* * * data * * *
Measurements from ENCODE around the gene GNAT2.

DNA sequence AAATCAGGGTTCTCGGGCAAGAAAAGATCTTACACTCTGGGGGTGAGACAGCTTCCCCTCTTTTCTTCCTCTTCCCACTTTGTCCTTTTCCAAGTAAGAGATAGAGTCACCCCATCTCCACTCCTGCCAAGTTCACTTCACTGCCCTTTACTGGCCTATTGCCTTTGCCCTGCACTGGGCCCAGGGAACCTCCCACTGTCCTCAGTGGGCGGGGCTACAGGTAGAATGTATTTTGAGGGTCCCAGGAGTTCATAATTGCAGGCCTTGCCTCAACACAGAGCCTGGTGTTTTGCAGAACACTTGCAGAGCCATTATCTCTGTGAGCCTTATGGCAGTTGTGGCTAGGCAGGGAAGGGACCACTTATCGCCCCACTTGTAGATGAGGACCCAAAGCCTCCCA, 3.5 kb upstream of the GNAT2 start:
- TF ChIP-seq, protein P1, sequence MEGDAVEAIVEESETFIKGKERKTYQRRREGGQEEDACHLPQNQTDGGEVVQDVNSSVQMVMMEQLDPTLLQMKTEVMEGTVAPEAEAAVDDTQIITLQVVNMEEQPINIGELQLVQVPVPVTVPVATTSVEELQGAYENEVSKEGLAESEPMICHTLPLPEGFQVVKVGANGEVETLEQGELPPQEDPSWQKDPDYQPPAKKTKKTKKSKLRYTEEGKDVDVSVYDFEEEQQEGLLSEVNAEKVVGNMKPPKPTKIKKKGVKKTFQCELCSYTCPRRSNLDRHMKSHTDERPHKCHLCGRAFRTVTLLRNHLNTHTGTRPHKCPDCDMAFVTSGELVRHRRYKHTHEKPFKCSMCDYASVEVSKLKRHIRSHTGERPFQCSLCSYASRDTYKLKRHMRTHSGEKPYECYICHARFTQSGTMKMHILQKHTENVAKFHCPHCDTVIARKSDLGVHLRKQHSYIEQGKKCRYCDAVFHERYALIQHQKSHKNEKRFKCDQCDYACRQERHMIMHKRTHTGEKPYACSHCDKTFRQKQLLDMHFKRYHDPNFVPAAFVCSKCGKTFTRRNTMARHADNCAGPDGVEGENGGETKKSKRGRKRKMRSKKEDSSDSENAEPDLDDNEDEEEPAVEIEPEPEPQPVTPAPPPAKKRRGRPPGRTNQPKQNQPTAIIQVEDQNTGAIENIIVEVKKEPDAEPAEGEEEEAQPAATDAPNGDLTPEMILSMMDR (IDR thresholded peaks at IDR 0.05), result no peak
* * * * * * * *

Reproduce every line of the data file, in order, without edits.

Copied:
Measurements from ENCODE around the gene GNAT2.

DNA sequence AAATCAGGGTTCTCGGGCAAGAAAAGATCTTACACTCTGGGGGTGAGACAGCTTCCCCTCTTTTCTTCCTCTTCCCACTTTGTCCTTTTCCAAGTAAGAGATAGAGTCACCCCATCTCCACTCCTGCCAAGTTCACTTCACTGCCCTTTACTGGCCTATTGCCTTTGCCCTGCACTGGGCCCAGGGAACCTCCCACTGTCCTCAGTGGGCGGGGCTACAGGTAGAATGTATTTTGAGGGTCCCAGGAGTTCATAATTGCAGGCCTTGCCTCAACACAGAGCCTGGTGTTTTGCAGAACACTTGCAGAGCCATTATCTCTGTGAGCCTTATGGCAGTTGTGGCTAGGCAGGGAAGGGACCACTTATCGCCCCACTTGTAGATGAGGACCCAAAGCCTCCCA, 3.5 kb upstream of the GNAT2 start:
- TF ChIP-seq, protein P1, sequence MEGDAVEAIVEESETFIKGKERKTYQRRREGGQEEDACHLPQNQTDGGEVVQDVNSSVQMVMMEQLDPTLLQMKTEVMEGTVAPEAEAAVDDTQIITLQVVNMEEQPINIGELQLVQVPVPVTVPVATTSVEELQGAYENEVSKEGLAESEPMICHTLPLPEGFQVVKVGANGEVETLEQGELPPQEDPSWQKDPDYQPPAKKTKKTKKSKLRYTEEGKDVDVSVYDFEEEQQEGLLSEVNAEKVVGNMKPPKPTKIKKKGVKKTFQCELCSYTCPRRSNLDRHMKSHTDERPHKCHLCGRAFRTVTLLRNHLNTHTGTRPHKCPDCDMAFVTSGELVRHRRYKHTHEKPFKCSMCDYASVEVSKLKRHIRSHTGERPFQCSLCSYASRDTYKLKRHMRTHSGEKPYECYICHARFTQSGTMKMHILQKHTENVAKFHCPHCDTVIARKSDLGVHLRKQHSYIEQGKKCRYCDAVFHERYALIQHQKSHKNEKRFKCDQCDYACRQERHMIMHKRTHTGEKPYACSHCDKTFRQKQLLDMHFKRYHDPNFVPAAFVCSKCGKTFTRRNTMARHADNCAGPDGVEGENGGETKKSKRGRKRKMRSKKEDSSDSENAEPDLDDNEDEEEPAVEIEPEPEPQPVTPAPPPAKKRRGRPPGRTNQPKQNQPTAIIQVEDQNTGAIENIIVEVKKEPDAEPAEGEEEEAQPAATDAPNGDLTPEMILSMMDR (IDR thresholded peaks at IDR 0.05), result no peak